Believe it or not, not everywhere in Charlottesville has hardwired, broadband internet available.
Wouldn’t be great if “maximum download/upload speed” was a searchable field in the MLS?
My clients – like 98.64% of my clients – require broadband internet. Broadband internet, for this story, and most people = Fiber, Cable, DSL and not a satellite or a 4G connection (although 4G can be pretty darn fast).
Check and Verify Internet Connectivity
Check that you can actually have internet access at a home before you buy – even if you are pretty sure that it’s there. If the house is vacant, the availability is dubious and especially if Comcast (or the DSL provider in Charlottesville, Century Link) tells you that it’s available.
A few days ago, client and I were in a vacant house. He’d called Comcast twice – trying to convey to them the critical nature of high speed internet. They assured him they could “provide service” to that address. (tl;dr — house has Comcast) Yet the Dish on the roof was disconcerting. As it’s a vacant house, there’s no way to physically verify service, so we went next door, met a friendly neighbor and he assured us that not only did he have Comcast, they had made it exceedingly difficult for him to give them money … but eventually he succeeded.
Several years ago, this happened to my clients.
The house was occupied by an older couple who had neither cable, cable internet, nor need for either, and did not know if Comcast was available.
Both clients and I called Comcast and Comcast assured us that yes, indeed, they could provide service to the house. My clients, like the ones above, work at home and need cable internet.
After closing, all were surprised to learn that Comcast didn’t actually provide service to that house, but to that street, and by “that street,” they meant across the street. After several months, they were able to get service.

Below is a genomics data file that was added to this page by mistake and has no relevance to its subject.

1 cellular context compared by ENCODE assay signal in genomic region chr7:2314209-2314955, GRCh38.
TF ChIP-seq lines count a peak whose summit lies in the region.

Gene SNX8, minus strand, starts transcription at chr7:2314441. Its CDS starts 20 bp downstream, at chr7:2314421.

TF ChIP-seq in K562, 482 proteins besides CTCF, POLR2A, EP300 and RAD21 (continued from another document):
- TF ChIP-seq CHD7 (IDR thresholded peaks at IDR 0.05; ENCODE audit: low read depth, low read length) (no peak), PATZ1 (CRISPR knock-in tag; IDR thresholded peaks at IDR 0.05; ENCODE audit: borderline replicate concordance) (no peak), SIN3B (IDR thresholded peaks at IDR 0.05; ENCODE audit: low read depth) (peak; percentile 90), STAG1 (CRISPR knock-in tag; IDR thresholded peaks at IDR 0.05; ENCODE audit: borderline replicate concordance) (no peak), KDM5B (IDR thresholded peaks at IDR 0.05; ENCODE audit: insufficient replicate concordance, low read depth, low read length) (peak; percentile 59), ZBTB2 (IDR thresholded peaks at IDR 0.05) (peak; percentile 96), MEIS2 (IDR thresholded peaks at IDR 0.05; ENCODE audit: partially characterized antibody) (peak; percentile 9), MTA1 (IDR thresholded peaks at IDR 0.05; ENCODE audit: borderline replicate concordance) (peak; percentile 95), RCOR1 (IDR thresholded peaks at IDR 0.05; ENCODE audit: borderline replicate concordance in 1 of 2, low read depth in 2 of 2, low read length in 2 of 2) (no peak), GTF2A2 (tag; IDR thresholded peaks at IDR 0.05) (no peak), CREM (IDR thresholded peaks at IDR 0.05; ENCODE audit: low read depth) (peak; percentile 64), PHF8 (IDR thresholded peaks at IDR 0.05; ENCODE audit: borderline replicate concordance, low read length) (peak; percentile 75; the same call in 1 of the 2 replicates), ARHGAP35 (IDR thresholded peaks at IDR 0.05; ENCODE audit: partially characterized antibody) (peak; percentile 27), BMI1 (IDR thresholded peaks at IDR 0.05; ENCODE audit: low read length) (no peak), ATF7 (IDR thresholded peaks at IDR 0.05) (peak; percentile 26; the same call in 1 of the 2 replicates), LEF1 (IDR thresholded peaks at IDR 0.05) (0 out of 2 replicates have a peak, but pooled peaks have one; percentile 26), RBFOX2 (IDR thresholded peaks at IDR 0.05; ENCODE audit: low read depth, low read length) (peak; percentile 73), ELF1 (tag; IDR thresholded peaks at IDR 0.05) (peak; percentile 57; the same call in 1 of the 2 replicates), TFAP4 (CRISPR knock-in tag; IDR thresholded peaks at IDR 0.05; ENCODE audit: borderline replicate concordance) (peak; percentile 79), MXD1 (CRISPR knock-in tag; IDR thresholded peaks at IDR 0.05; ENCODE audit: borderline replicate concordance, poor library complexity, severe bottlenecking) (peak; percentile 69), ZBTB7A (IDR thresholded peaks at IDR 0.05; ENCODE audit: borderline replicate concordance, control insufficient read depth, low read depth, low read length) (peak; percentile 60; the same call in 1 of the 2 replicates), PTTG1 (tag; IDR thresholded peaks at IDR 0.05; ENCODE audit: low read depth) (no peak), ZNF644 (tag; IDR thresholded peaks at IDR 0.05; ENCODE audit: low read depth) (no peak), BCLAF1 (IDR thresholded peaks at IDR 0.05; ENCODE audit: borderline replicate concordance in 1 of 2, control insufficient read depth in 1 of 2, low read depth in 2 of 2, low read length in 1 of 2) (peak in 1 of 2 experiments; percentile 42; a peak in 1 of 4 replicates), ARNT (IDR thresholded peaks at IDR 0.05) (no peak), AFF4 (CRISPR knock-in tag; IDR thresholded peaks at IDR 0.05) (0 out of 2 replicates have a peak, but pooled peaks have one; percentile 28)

The new Charlottesville MLS has two fields for internet – “DSL Yes/No” and “Cable Yes/No.” The MLS also has this disclaimer – “Information provided is deemed reliable but not guaranteed.” Validate and verify for yourself.
Good ideas for a buyer to consider:
- As a buyer, verify for yourself. Trust the data you see in the MLS and that provided by your Realtor and the Seller/Seller’s Realtor to a degree, but verify for yourself.
- As for a speedtest report from the seller
- Get on the seller’s network (with permission) yourself and verify the speed.
- When in doubt, make the offer contingent on your receiving satisfactory proof within X days of Contract ratification.
- Check Broadband.gov and Speedtest.net
- Caveat Emptor
Only months after moving into his new home in Washington state, Consumerist reader Seth is already looking to sell his house. He didn’t lose his job or discover that the property is haunted. No, Seth can’t stay much longer because no one can provide broadband service to his address; even though Comcast and CenturyLink both misled him into thinking he’d be connected to their networks and in spite of the fact that his county runs a high-speed fiberoptic network that goes very near to his property.
Like an increasing number of Americans, Seth works from home, meaning that it’s vital that he have a reliable high-speed Internet connection at all times. That’s why before he even put an offer on the house in Kitsap County, WA, he contacted Comcast to confirm that he could get service to his potential new address.